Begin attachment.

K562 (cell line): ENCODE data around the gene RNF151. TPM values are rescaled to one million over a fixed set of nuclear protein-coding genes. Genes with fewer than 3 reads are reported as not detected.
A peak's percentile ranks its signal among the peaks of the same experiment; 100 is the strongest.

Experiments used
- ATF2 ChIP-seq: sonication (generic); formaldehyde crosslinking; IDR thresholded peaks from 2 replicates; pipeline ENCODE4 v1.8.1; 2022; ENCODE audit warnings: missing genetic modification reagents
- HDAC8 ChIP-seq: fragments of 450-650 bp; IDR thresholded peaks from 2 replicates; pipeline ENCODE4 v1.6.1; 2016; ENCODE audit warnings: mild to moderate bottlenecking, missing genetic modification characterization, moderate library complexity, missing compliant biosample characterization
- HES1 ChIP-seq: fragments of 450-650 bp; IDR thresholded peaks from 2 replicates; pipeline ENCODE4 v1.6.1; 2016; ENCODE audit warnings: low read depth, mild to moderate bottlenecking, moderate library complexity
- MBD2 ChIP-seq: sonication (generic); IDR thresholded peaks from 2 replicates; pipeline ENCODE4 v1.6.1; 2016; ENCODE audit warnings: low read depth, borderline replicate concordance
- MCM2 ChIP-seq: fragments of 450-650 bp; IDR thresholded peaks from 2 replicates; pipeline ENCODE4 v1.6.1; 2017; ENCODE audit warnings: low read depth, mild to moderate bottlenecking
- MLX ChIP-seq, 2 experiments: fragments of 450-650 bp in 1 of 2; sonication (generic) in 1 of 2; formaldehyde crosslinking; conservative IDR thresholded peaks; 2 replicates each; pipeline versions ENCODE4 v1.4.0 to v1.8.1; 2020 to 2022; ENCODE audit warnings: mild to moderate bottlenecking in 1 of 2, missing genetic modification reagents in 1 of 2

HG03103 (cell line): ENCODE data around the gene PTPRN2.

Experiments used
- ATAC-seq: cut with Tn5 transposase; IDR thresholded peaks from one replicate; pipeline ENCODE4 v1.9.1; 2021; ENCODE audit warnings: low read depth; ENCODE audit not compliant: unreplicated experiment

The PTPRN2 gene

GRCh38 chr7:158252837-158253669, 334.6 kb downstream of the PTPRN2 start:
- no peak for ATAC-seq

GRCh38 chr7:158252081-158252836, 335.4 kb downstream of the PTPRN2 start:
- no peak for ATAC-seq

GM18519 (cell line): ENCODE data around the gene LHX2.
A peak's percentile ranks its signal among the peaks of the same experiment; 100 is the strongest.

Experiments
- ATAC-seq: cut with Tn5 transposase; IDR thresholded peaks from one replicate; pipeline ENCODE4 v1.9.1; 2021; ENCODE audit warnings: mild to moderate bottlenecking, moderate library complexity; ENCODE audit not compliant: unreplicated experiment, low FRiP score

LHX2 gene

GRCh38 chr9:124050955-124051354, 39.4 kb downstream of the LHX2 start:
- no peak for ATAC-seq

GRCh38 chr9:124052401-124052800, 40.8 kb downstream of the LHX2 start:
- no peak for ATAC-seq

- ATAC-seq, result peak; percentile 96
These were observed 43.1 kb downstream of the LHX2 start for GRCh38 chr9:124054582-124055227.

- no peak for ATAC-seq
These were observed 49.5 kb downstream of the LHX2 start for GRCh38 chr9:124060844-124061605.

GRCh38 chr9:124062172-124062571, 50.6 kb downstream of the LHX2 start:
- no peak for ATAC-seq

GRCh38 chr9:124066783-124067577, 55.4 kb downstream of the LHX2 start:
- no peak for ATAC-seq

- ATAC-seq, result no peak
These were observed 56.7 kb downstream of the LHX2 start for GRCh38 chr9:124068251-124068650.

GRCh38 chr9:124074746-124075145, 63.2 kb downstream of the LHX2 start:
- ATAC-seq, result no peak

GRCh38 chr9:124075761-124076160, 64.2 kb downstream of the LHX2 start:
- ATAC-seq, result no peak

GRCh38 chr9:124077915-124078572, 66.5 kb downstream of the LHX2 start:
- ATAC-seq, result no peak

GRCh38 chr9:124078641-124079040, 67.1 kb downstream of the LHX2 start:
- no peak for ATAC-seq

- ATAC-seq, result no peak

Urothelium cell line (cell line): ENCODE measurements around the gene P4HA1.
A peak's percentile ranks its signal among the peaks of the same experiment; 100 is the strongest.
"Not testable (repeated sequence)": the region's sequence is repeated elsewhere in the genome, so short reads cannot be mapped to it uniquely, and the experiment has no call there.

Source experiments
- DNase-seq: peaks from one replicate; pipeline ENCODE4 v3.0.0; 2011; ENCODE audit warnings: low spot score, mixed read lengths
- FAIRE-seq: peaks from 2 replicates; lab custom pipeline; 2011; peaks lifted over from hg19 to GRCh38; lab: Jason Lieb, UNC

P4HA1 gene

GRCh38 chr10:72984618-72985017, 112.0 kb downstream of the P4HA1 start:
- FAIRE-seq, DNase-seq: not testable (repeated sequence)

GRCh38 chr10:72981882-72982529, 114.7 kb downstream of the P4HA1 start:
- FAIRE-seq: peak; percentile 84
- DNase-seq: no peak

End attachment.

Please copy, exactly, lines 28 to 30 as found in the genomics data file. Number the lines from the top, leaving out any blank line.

These were observed 43.1 kb downstream of the LHX2 start for GRCh38 chr9:124054582-124055227.

- no peak for ATAC-seq
These were observed 49.5 kb downstream of the LHX2 start for GRCh38 chr9:124060844-124061605.